22 Mag QCA revises corporate governance code
With effect from 28 September 2018, the London Stock Exchange regulations in respect of corporate governance for AIM listed companies will change. From that date all AIM companies are required to disclose:
- which corporate governance code applies to the organisation,
- how the company complies with the code and
- provide an explanation should the company depart from its chosen corporate governance code
The disclosure has to be posted on a website which allows free access and has to be reviewed on an annual basis, with the date of review showing on the site. Moreover the rule change means that companies can no longer choose not to follow a code; with the LSE regulation change stipulating that companies will have to adopt a ‘recognised’ corporate governance code.
Given this new requirement it is perhaps timely that the Quoted Companies Alliance (QCA) has now released an updated version of its corporate governance code. This revision looks to deliver a principles based approach which applies equally to all small and mid-sized companies.
At the heart of the revised code sit ten principles of corporate governance, replacing the twelve principles set out in the 2013 QCA code. The first four look to deliver growth with the next five seeking to maintain a dynamic management framework. Last, but definitely not least, principle ten looks at communication as a means of building trust.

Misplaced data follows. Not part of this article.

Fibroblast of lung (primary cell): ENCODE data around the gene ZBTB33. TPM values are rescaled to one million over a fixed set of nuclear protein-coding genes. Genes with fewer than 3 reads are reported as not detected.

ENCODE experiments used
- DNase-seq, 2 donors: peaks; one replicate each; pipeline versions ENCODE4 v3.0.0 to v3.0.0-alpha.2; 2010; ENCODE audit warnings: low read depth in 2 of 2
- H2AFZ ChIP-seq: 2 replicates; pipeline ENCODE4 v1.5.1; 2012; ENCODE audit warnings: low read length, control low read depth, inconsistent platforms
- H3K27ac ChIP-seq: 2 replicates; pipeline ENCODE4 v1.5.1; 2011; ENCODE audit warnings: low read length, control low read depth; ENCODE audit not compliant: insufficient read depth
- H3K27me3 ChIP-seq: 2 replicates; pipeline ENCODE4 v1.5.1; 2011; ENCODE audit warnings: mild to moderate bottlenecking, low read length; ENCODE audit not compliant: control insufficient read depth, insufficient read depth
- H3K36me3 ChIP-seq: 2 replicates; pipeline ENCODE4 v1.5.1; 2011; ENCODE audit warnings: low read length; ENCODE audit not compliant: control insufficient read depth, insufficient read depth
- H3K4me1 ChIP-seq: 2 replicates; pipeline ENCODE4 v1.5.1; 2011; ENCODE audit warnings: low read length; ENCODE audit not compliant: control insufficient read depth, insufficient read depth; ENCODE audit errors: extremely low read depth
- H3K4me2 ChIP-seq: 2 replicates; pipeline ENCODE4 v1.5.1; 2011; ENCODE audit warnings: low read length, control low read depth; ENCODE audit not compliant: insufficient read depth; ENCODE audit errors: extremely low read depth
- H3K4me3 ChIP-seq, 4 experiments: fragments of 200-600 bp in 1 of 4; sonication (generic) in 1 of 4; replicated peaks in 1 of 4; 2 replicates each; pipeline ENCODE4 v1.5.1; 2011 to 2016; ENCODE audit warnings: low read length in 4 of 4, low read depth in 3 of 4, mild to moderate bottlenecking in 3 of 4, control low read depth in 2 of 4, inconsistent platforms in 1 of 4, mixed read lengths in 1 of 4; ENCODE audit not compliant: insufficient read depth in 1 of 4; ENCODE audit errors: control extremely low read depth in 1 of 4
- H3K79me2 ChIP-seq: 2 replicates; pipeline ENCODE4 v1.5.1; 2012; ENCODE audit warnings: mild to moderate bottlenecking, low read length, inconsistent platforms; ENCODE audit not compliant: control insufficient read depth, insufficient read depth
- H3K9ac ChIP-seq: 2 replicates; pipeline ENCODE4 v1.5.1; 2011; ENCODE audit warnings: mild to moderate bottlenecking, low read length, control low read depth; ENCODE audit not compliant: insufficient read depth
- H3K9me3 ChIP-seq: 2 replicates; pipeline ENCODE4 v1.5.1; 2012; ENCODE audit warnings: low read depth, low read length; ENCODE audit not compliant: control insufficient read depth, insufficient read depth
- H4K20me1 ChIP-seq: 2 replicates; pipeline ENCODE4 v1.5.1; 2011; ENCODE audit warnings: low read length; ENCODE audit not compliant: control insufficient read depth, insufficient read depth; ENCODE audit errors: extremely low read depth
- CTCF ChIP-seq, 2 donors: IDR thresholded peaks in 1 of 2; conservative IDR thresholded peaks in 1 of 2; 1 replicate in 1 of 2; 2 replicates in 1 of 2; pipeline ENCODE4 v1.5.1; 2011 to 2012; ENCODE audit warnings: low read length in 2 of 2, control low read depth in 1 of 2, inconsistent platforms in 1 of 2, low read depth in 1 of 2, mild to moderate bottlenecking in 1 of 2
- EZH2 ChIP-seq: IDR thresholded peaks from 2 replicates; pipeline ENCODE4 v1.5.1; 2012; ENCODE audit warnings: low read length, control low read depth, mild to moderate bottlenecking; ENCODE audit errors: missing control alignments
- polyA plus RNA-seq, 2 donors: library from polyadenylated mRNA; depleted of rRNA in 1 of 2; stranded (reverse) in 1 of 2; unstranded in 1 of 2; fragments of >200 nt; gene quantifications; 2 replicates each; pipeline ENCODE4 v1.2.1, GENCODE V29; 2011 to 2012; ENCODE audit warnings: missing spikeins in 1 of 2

Each of these new principles is backed up by an application framework alongside suggestions for appropriate disclosures either within the annual report or on a website. For example, for principle four which looks at risk, the annual report disclosure recommendation is to “Describe how the board has embedded effective risk management in order to execute and deliver strategy. This should include a description of what the board does to identify, assess and manage risk and how it gets assurance that the risk management and related control systems in place are effective.”
In addition to the ten principles of good corporate governance, the revised code also examines the roles and responsibilities of the board. This includes setting out six characteristics of effective boards starting with having “a clear purpose and strong leadership by the chair”.
Whilst the QCA code has been drawn up with AIM organisations in mind, it provides a strong model for other non-listed companies to follow. As Sir Winfried Bischoff, Chairman of the FRC, commented “The new principles highlight that having an “efficient, effective and dynamic management framework” will allow companies to deliver growth in long-term shareholder value. This is true for companies of all sizes.”